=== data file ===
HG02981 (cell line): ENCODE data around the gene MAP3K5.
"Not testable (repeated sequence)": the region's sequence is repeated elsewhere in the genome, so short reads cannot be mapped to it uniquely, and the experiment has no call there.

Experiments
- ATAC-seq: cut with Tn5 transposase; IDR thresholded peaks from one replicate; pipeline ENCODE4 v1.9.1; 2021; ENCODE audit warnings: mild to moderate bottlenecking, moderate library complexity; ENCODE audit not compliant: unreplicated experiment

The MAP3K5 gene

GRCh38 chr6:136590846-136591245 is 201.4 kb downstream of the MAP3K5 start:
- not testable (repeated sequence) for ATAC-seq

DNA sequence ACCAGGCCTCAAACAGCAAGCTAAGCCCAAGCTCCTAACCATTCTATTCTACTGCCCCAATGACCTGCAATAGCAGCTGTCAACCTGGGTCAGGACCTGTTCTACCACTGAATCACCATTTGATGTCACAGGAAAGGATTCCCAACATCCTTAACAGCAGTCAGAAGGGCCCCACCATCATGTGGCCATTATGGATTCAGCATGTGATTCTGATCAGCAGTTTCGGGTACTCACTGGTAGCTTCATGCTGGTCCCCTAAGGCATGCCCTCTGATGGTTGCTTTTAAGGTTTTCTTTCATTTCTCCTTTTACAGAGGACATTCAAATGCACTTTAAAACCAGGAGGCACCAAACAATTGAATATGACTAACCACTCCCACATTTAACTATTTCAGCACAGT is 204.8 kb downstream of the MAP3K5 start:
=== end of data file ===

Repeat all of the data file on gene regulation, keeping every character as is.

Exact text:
HG02981 (cell line): ENCODE data around the gene MAP3K5.
"Not testable (repeated sequence)": the region's sequence is repeated elsewhere in the genome, so short reads cannot be mapped to it uniquely, and the experiment has no call there.

Experiments
- ATAC-seq: cut with Tn5 transposase; IDR thresholded peaks from one replicate; pipeline ENCODE4 v1.9.1; 2021; ENCODE audit warnings: mild to moderate bottlenecking, moderate library complexity; ENCODE audit not compliant: unreplicated experiment

The MAP3K5 gene

GRCh38 chr6:136590846-136591245 is 201.4 kb downstream of the MAP3K5 start:
- not testable (repeated sequence) for ATAC-seq

DNA sequence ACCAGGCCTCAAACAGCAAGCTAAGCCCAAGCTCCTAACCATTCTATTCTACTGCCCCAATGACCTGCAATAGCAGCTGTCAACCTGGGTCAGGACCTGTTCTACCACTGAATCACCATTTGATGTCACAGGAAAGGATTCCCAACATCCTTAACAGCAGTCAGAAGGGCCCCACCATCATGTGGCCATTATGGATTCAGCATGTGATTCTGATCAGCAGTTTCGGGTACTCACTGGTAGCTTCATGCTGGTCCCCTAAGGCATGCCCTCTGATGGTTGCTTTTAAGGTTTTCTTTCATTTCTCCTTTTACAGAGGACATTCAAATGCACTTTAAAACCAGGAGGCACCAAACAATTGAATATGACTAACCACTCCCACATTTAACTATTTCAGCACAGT is 204.8 kb downstream of the MAP3K5 start: